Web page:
Senators will likely face a separate vote on boosting the deficit in order to pass an $85 billion tax cut extenders bill, according to key Senate Republicans.
Retiring Sen. Tom Coburn, R-Okla., a staunch opponent of the extenders bill, said he would "raise every order I can" to block the bill and "try to get us to do the right thing" for taxpayers.
He expects someone on the Budget Committee to raise a budget point of order. And, “If they don’t I will,” Coburn said.
"I will raise every order I can to try to get us to do the right thing as far as the American taxpayer and our kids" are concerned, he continued.
Could extenders be used as leverage to force House action on a Senate unemployment extension bill?
“The answer is maybe,” said Sen. Bernard Sanders, I-Vt.
But Sanders also said some of the tax cut extensions are important to middle class families, including those that support affordable housing, and would help the nation move to more sustainable energy.
"There are some very good provisions and some very terrible provisions," Sanders said.
Sen. Dean Heller, R-Nev., said he may try to attach the unemployment extension bill , which he helped draft, to the extenders measure. But that doesn't seem likely given that Senate Majority Leader Harry Reid, D-Nev., is not expected to allow amendments.
Senate Budget Committee ranking member Jeff Sessions, R-Ala., said he will "probably" raise a point of order against the two-year resurrection of more than 50 tax cuts that expired at the end of last year.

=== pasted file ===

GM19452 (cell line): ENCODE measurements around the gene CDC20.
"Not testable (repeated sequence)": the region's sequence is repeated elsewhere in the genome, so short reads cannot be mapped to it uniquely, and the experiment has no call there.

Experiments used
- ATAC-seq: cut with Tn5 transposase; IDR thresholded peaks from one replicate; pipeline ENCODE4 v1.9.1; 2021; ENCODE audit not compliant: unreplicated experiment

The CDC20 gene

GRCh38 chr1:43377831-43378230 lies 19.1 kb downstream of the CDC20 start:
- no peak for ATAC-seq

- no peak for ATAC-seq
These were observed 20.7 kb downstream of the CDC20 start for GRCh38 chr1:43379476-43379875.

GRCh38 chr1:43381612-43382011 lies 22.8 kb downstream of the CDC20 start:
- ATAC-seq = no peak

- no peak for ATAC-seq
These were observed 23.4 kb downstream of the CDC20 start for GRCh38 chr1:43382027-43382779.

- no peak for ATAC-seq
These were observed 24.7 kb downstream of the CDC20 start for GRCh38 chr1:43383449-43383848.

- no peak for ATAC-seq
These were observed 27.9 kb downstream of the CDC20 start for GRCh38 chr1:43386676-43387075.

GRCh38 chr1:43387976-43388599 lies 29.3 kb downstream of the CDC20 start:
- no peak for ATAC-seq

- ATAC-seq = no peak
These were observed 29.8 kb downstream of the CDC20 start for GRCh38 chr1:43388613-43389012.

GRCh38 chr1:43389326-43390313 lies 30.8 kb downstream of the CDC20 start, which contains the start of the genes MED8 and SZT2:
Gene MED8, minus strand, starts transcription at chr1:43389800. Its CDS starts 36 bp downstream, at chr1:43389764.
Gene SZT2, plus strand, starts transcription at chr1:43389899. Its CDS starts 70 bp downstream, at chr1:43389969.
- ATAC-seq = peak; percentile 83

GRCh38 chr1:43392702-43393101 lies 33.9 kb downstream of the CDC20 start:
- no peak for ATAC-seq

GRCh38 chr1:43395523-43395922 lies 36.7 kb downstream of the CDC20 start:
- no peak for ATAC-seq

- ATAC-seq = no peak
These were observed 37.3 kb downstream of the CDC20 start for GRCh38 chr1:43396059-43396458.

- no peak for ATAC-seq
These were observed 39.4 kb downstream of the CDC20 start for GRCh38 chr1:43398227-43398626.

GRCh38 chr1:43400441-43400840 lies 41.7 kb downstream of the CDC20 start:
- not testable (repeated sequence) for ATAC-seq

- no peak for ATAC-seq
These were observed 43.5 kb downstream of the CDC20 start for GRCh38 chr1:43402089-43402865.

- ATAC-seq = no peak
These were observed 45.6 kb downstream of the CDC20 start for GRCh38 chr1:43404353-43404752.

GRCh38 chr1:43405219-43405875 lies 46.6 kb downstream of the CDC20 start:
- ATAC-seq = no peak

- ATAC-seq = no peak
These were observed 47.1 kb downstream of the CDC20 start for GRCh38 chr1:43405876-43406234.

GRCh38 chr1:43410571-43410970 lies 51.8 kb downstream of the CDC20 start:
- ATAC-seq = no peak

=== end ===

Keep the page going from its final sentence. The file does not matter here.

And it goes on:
The vote could show how Washington's priorities have shifted away from an obsession with deficits — as borrowing has dropped to the lowest level since before the recession.
It would take 60 votes to overcome a budget point of order and waive budget rules — the same number needed to overcome procedural hurdles on the overall bill. But senators would be on record violating the budget law now in place and adding to the deficit and debt as a result.
The bill would be subject to a point of order for violating the revenue levels established in the budget law authored by Senate Budget Committee Chairwoman Patty Murray, D-Wash., and House Budget Committee Chairman Paul D. Ryan, R-Wis. The measure also violates the Senate PAYGO rule because it adds to the deficit.
The White House recently told CQ Roll Call that it believes that extenders should be offset. But, for the moment, Senate Democrats appear ready to defy the White House. Update 5/13: The White House declined to issue a veto threat.